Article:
• When female athletes fail, physical ability and commitment are noted.
  • When male athletes succeed, commentators applaud their skill and commitment to the sport.
  • When male athletes fail, it is not necessarily about their failure, but about how their competitors succeeded.

Adding more info to the overall conversation, and with a huge h/t to sue:

The Curley Center for Sports Journalism has published an interesting study on why more women don’t watch women’s sports. Key findings:

In drawing from the conversations, we suggest that fanship is something more than simply developing an affinity for a certain team, but rather a complex concept mediated by one’s gender roles. For example, most of the women expressed a preference for the Olympics (an especially timely finding and one that sparked the initial popular interest in the piece). Indeed, analysts are saying that the female audience watching the Olympics will be larger than ever. Our research helps explain why this is; we note that the way the Olympics are presented – in short, easy-to-digest packages – are especially easy to appreciate for individuals who do not have the luxury of sitting down in front of the television for three uninterrupted hours. Rather, for those who are responsible for childcare and other domestic labor duties (generally women, according to existing wide-scale sociological research), the routine of sitting down only to get back up quickly to tend to something in the house is all too familiar. Thus, the ability to turn on the TV for 15 minutes, see a nice, tidy package of, say, track and field, is especially conducive for people with a hectic and full schedule in the home…….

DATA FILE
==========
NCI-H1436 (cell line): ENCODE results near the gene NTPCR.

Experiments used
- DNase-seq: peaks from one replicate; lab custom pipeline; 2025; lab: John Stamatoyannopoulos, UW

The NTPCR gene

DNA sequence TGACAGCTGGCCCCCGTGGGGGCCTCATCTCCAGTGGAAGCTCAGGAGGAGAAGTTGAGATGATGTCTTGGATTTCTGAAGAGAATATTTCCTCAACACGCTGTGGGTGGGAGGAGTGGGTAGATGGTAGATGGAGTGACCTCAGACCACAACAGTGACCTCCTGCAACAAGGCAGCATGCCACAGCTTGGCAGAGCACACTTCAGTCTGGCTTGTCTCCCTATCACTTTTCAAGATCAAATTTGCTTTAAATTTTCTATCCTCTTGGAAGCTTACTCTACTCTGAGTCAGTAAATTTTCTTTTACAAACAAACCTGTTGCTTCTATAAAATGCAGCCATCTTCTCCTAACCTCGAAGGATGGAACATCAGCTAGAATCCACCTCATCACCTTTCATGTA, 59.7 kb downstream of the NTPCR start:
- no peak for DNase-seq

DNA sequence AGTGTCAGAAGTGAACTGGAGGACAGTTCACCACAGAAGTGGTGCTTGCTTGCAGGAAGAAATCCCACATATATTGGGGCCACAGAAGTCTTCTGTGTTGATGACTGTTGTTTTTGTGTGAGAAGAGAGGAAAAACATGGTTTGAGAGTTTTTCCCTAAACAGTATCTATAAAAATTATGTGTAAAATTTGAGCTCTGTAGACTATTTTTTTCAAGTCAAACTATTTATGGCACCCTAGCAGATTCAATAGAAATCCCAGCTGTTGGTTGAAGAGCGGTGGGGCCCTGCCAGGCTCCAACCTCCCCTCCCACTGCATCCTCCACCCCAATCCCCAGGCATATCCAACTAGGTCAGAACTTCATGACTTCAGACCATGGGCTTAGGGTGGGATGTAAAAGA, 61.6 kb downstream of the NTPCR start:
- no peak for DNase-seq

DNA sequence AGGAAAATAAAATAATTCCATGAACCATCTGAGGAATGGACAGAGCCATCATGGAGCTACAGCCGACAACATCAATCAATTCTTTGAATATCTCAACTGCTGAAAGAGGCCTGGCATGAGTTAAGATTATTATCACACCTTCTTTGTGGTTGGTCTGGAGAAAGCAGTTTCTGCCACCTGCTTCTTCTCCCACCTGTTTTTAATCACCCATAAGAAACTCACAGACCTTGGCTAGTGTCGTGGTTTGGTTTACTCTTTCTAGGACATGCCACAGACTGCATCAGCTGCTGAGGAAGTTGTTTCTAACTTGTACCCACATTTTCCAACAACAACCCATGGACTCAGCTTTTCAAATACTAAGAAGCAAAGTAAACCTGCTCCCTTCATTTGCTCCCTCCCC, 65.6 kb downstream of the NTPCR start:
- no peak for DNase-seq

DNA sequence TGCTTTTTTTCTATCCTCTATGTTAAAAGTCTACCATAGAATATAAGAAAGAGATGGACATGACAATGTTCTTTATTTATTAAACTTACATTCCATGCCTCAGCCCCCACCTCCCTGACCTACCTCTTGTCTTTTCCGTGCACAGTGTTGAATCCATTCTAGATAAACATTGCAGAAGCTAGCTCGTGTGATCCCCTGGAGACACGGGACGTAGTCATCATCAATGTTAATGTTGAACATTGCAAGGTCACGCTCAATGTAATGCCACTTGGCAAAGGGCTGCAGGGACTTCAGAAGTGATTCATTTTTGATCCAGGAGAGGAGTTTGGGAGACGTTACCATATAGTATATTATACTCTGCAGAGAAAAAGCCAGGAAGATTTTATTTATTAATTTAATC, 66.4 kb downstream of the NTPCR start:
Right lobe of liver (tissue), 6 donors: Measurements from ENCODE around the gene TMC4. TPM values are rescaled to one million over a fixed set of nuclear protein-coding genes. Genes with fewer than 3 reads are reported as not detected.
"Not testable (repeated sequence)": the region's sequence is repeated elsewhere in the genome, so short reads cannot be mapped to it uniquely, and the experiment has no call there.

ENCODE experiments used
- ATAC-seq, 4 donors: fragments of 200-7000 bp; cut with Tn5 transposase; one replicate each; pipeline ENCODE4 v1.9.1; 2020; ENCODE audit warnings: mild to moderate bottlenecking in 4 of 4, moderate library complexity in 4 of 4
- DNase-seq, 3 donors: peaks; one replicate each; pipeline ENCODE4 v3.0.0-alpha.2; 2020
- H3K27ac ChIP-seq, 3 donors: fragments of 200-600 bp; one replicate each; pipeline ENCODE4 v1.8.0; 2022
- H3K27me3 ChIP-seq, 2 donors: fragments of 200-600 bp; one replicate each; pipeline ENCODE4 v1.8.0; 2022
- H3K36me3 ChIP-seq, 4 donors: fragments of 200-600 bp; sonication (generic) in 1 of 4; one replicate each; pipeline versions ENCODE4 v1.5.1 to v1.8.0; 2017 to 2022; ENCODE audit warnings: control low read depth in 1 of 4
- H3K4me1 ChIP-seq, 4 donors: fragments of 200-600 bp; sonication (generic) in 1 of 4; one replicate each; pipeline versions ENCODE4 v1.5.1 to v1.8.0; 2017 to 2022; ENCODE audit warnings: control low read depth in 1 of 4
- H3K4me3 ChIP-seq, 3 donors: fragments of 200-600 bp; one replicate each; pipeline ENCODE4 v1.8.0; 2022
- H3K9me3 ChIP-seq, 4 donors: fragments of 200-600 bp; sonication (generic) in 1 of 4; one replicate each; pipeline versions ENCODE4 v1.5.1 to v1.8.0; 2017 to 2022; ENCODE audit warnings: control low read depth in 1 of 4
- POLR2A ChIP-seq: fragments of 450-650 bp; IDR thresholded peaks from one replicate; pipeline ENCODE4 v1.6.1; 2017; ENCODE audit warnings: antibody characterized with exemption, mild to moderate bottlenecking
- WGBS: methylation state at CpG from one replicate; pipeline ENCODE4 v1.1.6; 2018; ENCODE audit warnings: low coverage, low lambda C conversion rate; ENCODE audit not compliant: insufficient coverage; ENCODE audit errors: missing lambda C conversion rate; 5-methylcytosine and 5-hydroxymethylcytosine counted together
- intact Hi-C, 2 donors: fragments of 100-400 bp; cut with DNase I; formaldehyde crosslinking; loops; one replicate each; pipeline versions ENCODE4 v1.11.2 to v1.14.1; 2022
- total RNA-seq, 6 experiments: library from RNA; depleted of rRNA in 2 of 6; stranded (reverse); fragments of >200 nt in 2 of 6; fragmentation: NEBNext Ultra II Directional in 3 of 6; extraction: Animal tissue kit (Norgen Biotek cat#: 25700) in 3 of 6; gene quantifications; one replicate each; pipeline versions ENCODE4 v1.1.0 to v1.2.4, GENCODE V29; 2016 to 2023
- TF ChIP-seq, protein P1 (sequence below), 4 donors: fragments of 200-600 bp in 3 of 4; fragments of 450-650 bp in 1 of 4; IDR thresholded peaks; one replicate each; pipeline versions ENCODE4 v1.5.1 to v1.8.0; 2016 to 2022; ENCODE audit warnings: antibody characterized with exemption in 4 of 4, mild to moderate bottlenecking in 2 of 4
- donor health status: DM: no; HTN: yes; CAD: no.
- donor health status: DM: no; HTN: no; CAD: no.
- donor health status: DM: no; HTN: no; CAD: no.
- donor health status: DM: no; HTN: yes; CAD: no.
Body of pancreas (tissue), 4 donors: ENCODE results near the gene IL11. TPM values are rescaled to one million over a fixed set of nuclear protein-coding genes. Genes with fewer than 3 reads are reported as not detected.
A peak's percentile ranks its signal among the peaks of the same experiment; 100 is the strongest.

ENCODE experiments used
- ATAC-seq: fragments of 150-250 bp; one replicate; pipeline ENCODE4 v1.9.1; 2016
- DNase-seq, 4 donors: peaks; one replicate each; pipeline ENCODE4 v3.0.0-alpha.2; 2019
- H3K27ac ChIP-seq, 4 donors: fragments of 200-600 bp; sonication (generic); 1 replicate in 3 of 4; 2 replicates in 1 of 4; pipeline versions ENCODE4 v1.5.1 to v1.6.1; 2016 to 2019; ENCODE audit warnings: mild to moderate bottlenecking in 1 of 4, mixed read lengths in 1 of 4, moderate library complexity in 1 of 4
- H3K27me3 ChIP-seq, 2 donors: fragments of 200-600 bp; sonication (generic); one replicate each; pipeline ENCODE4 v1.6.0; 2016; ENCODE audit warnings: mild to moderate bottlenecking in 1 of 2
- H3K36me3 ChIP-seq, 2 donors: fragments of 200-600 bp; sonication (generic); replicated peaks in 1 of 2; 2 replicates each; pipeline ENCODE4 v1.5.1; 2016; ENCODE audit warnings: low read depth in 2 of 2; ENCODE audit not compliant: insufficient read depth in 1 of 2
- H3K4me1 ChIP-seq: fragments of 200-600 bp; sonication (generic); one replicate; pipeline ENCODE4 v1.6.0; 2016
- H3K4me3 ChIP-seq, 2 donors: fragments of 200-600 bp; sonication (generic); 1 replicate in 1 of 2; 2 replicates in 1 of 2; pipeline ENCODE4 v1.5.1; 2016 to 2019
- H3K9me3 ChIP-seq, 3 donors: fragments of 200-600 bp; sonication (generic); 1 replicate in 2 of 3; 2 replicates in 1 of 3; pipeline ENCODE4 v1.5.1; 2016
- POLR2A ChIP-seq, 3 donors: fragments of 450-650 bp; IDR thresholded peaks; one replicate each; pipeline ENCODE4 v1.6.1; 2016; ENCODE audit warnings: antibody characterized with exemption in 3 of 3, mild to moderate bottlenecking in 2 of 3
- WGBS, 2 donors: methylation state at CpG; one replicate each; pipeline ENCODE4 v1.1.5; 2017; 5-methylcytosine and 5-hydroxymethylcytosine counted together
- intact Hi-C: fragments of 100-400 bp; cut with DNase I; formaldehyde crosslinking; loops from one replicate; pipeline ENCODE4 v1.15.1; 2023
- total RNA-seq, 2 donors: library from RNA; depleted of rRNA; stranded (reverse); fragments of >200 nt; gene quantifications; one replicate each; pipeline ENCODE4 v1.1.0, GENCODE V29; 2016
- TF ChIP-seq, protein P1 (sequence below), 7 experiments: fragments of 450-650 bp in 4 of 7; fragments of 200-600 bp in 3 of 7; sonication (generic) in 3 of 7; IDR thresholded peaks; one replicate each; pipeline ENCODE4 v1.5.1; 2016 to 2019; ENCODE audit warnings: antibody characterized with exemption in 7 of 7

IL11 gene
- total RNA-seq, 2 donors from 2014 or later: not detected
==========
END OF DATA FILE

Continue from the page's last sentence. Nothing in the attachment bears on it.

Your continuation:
The challenge to building a women’s sports fan base is also mediated by the form of domestic life. As the women in this study showed, watching sports was not a leisure activity, but rather associated with emotion labor. On the latter part of this two-pronged challenge, media producers and women’s sports advocates interested in building audiences in the short-term need to acknowledge and address the structural impediments facing women with the potential for interest in watching women play. For instance, airing professional women’s sports on weekends is a barrier for many women who perform traditional gender roles associated with childcare.

You’ll remember the numbers on “traditional gender roles:”

The number of hours men and women commit to housework has remained roughly the same over the last several years, according to a new American Time Use Survey from the Bureau of Labor Statics. This, even while women continue to take on a bigger role in the workforce. Let’s look at the numbers:

In 2011, 83% of women and 65% of men “spent some time doing household activities such as housework, cooking, lawn care or financial and other household management,” according to the report (which you can find here). The year earlier, the spread was 84% to 67%, respectively. Flash back to 2003 and the numbers were at 84% and 63%. So, sure, we’re seeing some change but none that I’d classify as particularly profound — especially when you look at how the workforce is divided today.